Cartographers: A Roll Player Tale

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CartographersRoll and Writes are 10 a penny so it takes something special to stand out. Some games do this be changing the ‘roll’ of dice to a ‘flip’ of a card. Cartographers is one of those flip and write games. Set in the Roll Player universe you will be mapping out a region of that world.Each player will take a sheet with a grid on it. Across the grid are ruins and mounta…
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  • Artwork
  • Complexity
  • Replayability
  • Player Interaction
  • Component Quality

You Might Like

  • The extra depth compared to many other roll and writes
  • The fantasy theme
  • The slight player interaction

Might Not Like

  • The player interaction
  • Only four cards in each scoring set
  • Text on scoring cards is small
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Roll and Writes are 10 a penny so it takes something special to stand out. Some games do this be changing the ‘roll’ of dice to a ‘flip’ of a card. Cartographers is one of those flip and write games. Set in the Roll Player universe you will be mapping out a region of that world.

Each player will take a sheet with a grid on it. Across the grid are ruins and mountains and possible a massive canyon, depending on the difficulty chosen. You will then set up the cards for the current season. The four seasons you play through get progressively smaller - in theory, so you will need to make forward thinking decisions from the off. To score points you must collect coins, and achieve goals. Four goal cards are laid out but only two are scored each season. A & B, then B & C, then C & D, before D & A. This means each card will score twice and that you know when they will score, allowing you to plan ahead. Of course most games you will get lost in a couple of the objectives, forgetting the ones you were meant to concentrate on this round!

Each turn a card is drawn given you a shape or two to choose from and a terrain or two also. You will each sketch one of these terrain/shape combos on to your map, anywhere you like. Depending on the scoring cards you might want to cover ruins or place next to mountains or near the edge of the board.

Monsters add a touch of interaction to proceedings. When one appears you hand you sheet to another player who draws the monster on to it. Cartographers may not sound like it, but it’s a engrossing and engaging game that you’ll come back to time and time again.

Player count: 1-100
Time: 30-45 minutes
Age rating: 10+


Cartographers is a one to many player roll (or flip) and write game from designer Jordy Adan and published by Thunderworks Games. In Cartographers players will flip over terrain cards. Each terrain card will show a land type or two.As well as a shape (or two) which must be drawn a players map sheet. The game’s played over four seasons and each season ends when a certain threshold is met. At the end of each season, certain scoring cards are triggered. Each season a monster card is added to the deck. When these are revealed all players pass their sheets to another player who then draws the depicted shape on their opponents sheet.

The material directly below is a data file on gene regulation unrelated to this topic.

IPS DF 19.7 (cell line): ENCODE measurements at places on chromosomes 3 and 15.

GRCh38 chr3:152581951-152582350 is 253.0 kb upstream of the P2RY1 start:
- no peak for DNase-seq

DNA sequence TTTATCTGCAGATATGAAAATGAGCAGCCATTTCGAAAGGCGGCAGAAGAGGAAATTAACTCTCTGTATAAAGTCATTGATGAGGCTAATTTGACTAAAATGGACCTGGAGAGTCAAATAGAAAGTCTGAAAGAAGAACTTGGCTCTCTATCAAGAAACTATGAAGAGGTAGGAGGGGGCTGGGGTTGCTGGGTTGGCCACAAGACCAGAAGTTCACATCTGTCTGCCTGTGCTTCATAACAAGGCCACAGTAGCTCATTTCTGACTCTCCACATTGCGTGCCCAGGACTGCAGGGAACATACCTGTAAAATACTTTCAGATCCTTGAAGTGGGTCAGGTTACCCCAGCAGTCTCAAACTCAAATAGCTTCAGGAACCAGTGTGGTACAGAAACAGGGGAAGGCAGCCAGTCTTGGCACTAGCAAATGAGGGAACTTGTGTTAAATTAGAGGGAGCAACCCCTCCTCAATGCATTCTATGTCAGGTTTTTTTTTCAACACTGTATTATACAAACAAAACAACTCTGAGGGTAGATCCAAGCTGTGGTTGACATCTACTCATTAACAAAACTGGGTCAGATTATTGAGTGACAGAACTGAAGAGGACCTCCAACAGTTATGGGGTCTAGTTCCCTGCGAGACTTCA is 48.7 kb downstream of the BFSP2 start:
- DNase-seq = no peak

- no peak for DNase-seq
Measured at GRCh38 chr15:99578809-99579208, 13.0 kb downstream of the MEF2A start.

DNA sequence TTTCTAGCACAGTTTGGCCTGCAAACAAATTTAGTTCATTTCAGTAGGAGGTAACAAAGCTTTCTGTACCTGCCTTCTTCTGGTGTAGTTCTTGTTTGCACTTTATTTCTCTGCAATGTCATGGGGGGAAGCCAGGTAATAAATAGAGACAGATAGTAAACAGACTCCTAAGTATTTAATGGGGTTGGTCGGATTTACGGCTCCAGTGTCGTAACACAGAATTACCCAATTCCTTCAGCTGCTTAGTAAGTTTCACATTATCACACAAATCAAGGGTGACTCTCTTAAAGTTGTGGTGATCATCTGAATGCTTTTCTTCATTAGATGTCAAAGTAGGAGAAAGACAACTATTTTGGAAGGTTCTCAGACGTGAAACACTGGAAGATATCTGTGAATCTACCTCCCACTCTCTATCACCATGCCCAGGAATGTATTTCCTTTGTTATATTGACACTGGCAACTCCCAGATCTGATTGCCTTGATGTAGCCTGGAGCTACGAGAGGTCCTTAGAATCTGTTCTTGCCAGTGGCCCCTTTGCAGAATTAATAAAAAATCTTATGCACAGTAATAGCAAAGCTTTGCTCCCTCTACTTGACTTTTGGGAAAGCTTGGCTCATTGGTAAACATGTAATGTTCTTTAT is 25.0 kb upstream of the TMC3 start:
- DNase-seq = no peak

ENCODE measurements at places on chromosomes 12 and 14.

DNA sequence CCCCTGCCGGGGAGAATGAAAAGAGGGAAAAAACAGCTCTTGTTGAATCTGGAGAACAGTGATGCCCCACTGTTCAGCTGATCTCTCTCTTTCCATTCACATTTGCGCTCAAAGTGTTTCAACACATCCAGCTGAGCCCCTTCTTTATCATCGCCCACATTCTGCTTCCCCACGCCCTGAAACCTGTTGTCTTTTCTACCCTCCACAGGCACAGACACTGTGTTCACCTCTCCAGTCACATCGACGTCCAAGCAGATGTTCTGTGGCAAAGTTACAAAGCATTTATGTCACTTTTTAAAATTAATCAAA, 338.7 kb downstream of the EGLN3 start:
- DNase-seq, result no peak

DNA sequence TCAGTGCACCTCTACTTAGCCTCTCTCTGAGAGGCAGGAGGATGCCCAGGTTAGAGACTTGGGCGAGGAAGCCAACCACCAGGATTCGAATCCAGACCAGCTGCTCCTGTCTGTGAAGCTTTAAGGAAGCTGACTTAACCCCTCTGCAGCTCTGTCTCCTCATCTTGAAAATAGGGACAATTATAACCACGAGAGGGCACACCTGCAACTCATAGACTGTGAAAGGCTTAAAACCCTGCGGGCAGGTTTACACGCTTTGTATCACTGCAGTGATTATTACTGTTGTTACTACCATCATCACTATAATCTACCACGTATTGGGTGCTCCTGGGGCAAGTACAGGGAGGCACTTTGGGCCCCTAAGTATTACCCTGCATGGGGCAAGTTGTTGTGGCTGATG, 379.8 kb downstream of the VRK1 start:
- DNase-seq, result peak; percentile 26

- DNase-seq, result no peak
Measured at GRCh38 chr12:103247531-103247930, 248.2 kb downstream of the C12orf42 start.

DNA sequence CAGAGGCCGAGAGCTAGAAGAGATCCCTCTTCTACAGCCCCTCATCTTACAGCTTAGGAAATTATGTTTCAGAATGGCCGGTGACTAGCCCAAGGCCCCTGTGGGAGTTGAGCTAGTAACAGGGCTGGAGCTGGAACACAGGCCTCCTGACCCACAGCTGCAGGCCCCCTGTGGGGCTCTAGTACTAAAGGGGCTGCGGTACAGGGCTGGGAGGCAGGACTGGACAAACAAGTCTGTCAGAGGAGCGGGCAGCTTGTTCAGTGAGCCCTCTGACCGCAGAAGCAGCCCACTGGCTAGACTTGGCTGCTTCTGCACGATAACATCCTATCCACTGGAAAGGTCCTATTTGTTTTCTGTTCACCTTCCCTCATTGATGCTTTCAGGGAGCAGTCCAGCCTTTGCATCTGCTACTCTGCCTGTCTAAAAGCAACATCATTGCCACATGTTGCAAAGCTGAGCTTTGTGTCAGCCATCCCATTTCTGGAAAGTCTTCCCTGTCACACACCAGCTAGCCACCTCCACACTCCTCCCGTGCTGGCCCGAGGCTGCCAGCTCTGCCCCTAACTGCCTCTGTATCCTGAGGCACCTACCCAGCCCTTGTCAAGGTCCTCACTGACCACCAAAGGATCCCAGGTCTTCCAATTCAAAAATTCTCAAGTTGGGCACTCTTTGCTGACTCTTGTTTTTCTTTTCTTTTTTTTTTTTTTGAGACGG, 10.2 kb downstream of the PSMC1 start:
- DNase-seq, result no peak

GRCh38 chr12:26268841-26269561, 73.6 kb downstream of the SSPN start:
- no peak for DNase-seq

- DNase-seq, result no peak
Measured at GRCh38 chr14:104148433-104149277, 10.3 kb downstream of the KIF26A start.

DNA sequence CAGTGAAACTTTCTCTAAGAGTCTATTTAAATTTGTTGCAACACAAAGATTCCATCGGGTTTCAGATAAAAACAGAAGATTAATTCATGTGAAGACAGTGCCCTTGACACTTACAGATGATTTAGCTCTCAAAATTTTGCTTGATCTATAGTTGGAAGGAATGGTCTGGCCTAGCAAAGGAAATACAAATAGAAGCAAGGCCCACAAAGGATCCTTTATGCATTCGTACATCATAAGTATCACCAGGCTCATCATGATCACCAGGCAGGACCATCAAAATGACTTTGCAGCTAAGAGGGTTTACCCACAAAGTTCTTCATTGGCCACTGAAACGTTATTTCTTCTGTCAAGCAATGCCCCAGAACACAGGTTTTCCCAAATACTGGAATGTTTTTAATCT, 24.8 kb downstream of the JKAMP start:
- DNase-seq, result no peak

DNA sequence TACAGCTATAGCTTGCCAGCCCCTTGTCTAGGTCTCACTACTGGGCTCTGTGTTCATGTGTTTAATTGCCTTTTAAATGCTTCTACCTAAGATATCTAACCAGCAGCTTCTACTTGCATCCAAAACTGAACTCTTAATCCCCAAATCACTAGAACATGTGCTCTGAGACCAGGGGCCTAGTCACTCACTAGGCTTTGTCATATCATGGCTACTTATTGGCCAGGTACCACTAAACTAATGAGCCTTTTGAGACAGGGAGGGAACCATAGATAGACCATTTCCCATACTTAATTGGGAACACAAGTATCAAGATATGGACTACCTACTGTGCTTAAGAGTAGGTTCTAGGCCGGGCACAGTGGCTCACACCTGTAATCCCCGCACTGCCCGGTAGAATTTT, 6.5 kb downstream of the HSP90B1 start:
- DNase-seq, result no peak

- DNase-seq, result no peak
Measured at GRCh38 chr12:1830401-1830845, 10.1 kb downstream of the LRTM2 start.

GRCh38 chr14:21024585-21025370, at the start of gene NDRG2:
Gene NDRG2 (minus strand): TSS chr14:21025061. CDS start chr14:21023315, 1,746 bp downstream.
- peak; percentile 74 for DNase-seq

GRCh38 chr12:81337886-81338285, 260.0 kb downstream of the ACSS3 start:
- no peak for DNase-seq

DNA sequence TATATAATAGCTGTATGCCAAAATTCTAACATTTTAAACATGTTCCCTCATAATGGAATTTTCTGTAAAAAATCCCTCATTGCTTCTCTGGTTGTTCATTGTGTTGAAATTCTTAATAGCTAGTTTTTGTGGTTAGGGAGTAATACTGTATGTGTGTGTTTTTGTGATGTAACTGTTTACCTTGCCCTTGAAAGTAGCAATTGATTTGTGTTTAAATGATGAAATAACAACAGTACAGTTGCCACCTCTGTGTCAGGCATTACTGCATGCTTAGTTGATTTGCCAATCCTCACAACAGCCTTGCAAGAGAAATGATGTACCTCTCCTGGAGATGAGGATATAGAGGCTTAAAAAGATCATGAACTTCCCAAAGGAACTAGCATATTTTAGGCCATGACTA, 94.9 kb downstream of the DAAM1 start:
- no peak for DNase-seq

Queen Gimnax has ordered the northern lands to be reclaimed in the name of the Queen. As a Cartographer in her employ you have been sent to map the territory. The Queen, however, has favourite lands that she likes the most. You will increase your standing and favour with her by meeting her demands.

You are not alone in the wilderness however, The Dragul will nip at your heels and content your claim on the land with their outposts. Map out the most territory to meet the Queens demands and reduce the influence of the Dragul to be declared the greatest cartographer in all the kingdom.

There are four scoring cards with two our of the four being scored every round. Each card is scored twice per game. Players can also acquire points for gold coins earned. They lose points for monsters that are not surrounded by other terrain types. At the end of the forth season, all players tally up their points and the one with the most points is the winner.

Credit to Thunderworks Games


Mind Map

I love a good roll and write. I love how quick and accessible they are. However, sometimes you want something with a bit more too it. Something that gives you meaningful choices and more replay-ability. Cartographers delivers.

Cartographers can accommodate a large group of people. As long as they can see the terrain cards and the scoring cards then you can have as many people play as you have sheets. The games doesn’t bog down with higher player counts as everyone is drawing from the same flipped card.

I really like the way that each card is scored and how you can see what is being scored this round and the coming rounds. You know that each card will be scored twice. So you can plan for the next round or even the round after that by foregoing the current round scoring. Or you can try each round to get as many points from the current rounds scoring cards. It gives players options and decision points throughout the game. There is a decent enough stack of scoring cards but I think after a lot of plays these might become a bit repetitive. An expansion with some different ways to score could mix it up and keep the game fresh.